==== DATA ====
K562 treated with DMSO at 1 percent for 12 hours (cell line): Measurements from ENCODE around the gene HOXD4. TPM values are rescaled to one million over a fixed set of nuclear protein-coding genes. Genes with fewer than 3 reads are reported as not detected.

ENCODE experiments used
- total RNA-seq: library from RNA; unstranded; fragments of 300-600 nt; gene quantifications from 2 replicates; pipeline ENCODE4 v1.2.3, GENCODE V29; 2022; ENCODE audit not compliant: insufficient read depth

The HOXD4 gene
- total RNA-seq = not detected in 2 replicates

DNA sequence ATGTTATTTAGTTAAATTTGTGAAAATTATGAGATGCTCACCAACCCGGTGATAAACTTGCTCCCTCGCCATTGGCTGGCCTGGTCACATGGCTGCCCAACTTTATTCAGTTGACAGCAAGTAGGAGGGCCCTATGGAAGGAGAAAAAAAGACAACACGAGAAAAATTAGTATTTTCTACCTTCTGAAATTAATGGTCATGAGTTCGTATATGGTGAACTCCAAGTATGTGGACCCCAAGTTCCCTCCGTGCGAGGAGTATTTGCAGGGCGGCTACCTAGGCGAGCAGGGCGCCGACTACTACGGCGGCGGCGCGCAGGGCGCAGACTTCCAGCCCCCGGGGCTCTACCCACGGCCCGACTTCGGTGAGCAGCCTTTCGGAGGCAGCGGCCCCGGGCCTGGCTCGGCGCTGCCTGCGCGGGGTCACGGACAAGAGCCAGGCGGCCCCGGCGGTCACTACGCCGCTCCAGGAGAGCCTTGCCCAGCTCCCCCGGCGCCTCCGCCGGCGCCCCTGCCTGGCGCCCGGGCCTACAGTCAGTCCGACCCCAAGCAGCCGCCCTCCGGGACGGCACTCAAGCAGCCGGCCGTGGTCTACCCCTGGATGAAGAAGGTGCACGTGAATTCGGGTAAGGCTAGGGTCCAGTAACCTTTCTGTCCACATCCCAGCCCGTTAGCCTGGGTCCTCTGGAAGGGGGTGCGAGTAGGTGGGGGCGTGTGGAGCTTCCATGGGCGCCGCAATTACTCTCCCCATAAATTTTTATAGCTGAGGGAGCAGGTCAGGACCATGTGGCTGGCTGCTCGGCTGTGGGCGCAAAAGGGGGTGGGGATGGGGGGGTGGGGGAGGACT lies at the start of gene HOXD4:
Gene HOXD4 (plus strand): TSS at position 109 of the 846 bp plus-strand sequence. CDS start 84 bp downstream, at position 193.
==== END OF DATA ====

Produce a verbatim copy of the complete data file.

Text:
K562 treated with DMSO at 1 percent for 12 hours (cell line): Measurements from ENCODE around the gene HOXD4. TPM values are rescaled to one million over a fixed set of nuclear protein-coding genes. Genes with fewer than 3 reads are reported as not detected.

ENCODE experiments used
- total RNA-seq: library from RNA; unstranded; fragments of 300-600 nt; gene quantifications from 2 replicates; pipeline ENCODE4 v1.2.3, GENCODE V29; 2022; ENCODE audit not compliant: insufficient read depth

The HOXD4 gene
- total RNA-seq = not detected in 2 replicates

DNA sequence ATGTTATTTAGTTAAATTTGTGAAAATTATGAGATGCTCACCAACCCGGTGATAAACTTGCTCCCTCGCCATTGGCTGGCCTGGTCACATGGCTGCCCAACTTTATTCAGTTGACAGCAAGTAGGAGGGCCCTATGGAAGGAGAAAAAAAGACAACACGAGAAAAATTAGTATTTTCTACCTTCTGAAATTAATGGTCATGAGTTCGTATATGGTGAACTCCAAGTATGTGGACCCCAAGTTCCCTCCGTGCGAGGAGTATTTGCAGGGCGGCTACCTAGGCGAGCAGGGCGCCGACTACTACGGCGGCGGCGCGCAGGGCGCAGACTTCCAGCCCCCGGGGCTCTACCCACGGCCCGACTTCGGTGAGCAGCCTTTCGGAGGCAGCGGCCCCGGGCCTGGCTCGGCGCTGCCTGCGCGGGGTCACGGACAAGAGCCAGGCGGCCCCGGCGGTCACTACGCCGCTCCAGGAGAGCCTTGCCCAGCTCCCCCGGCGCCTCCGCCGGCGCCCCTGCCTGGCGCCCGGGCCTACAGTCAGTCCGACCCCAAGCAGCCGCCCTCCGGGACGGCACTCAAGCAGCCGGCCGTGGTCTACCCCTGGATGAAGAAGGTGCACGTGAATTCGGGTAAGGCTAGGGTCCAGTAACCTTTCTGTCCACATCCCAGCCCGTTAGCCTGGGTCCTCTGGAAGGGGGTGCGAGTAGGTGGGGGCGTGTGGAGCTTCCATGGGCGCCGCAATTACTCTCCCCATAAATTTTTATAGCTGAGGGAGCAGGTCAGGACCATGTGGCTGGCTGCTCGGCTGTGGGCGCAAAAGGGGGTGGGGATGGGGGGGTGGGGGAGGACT lies at the start of gene HOXD4:
Gene HOXD4 (plus strand): TSS at position 109 of the 846 bp plus-strand sequence. CDS start 84 bp downstream, at position 193.